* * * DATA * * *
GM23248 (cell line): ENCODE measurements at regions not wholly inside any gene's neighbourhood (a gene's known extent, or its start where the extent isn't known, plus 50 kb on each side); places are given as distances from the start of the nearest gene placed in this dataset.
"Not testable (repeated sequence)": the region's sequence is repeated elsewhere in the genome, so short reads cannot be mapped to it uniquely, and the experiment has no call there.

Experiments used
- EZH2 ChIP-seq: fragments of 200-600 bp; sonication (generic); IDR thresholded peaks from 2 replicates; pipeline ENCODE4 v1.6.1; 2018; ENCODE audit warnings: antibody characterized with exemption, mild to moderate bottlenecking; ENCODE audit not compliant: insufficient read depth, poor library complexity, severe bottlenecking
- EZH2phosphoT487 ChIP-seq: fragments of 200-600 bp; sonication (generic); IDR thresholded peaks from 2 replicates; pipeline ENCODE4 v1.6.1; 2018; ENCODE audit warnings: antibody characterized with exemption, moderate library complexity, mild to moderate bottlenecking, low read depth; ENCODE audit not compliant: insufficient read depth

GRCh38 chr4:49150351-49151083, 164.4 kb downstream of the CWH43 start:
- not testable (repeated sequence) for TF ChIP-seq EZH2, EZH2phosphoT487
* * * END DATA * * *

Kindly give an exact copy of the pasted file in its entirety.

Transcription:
GM23248 (cell line): ENCODE measurements at regions not wholly inside any gene's neighbourhood (a gene's known extent, or its start where the extent isn't known, plus 50 kb on each side); places are given as distances from the start of the nearest gene placed in this dataset.
"Not testable (repeated sequence)": the region's sequence is repeated elsewhere in the genome, so short reads cannot be mapped to it uniquely, and the experiment has no call there.

Experiments used
- EZH2 ChIP-seq: fragments of 200-600 bp; sonication (generic); IDR thresholded peaks from 2 replicates; pipeline ENCODE4 v1.6.1; 2018; ENCODE audit warnings: antibody characterized with exemption, mild to moderate bottlenecking; ENCODE audit not compliant: insufficient read depth, poor library complexity, severe bottlenecking
- EZH2phosphoT487 ChIP-seq: fragments of 200-600 bp; sonication (generic); IDR thresholded peaks from 2 replicates; pipeline ENCODE4 v1.6.1; 2018; ENCODE audit warnings: antibody characterized with exemption, moderate library complexity, mild to moderate bottlenecking, low read depth; ENCODE audit not compliant: insufficient read depth

GRCh38 chr4:49150351-49151083, 164.4 kb downstream of the CWH43 start:
- not testable (repeated sequence) for TF ChIP-seq EZH2, EZH2phosphoT487